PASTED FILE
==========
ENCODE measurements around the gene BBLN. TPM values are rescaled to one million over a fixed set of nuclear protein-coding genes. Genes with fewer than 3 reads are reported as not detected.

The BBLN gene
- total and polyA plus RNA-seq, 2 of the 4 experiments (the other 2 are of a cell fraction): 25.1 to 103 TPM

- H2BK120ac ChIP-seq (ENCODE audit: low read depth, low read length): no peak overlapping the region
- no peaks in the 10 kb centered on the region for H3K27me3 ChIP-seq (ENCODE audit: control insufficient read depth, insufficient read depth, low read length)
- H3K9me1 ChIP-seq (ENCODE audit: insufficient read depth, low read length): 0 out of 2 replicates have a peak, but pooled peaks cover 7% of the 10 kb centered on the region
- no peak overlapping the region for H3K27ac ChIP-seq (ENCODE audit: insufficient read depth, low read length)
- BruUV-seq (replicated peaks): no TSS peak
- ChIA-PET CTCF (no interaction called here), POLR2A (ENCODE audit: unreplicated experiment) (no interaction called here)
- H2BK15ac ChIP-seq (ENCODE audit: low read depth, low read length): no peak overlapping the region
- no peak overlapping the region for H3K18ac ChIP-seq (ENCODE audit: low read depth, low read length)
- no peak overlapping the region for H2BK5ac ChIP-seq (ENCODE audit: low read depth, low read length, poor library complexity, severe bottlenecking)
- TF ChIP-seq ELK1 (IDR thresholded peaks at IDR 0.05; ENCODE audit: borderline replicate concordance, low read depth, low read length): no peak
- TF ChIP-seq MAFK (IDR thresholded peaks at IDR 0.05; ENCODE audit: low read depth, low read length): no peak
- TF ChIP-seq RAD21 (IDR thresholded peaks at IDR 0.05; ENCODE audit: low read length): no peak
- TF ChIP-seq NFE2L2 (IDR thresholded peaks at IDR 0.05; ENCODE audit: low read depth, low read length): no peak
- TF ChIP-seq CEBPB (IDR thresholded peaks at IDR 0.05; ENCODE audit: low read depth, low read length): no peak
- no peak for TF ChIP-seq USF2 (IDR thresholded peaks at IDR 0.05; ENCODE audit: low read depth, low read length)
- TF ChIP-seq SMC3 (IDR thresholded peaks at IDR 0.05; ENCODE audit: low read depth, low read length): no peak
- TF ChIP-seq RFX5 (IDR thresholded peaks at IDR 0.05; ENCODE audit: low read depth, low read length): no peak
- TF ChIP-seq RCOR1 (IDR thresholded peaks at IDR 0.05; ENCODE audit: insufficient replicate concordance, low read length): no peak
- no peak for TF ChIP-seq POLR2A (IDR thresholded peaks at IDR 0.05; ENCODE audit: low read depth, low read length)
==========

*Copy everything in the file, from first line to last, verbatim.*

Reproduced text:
ENCODE measurements around the gene BBLN. TPM values are rescaled to one million over a fixed set of nuclear protein-coding genes. Genes with fewer than 3 reads are reported as not detected.

The BBLN gene
- total and polyA plus RNA-seq, 2 of the 4 experiments (the other 2 are of a cell fraction): 25.1 to 103 TPM

- H2BK120ac ChIP-seq (ENCODE audit: low read depth, low read length): no peak overlapping the region
- no peaks in the 10 kb centered on the region for H3K27me3 ChIP-seq (ENCODE audit: control insufficient read depth, insufficient read depth, low read length)
- H3K9me1 ChIP-seq (ENCODE audit: insufficient read depth, low read length): 0 out of 2 replicates have a peak, but pooled peaks cover 7% of the 10 kb centered on the region
- no peak overlapping the region for H3K27ac ChIP-seq (ENCODE audit: insufficient read depth, low read length)
- BruUV-seq (replicated peaks): no TSS peak
- ChIA-PET CTCF (no interaction called here), POLR2A (ENCODE audit: unreplicated experiment) (no interaction called here)
- H2BK15ac ChIP-seq (ENCODE audit: low read depth, low read length): no peak overlapping the region
- no peak overlapping the region for H3K18ac ChIP-seq (ENCODE audit: low read depth, low read length)
- no peak overlapping the region for H2BK5ac ChIP-seq (ENCODE audit: low read depth, low read length, poor library complexity, severe bottlenecking)
- TF ChIP-seq ELK1 (IDR thresholded peaks at IDR 0.05; ENCODE audit: borderline replicate concordance, low read depth, low read length): no peak
- TF ChIP-seq MAFK (IDR thresholded peaks at IDR 0.05; ENCODE audit: low read depth, low read length): no peak
- TF ChIP-seq RAD21 (IDR thresholded peaks at IDR 0.05; ENCODE audit: low read length): no peak
- TF ChIP-seq NFE2L2 (IDR thresholded peaks at IDR 0.05; ENCODE audit: low read depth, low read length): no peak
- TF ChIP-seq CEBPB (IDR thresholded peaks at IDR 0.05; ENCODE audit: low read depth, low read length): no peak
- no peak for TF ChIP-seq USF2 (IDR thresholded peaks at IDR 0.05; ENCODE audit: low read depth, low read length)
- TF ChIP-seq SMC3 (IDR thresholded peaks at IDR 0.05; ENCODE audit: low read depth, low read length): no peak
- TF ChIP-seq RFX5 (IDR thresholded peaks at IDR 0.05; ENCODE audit: low read depth, low read length): no peak
- TF ChIP-seq RCOR1 (IDR thresholded peaks at IDR 0.05; ENCODE audit: insufficient replicate concordance, low read length): no peak
- no peak for TF ChIP-seq POLR2A (IDR thresholded peaks at IDR 0.05; ENCODE audit: low read depth, low read length)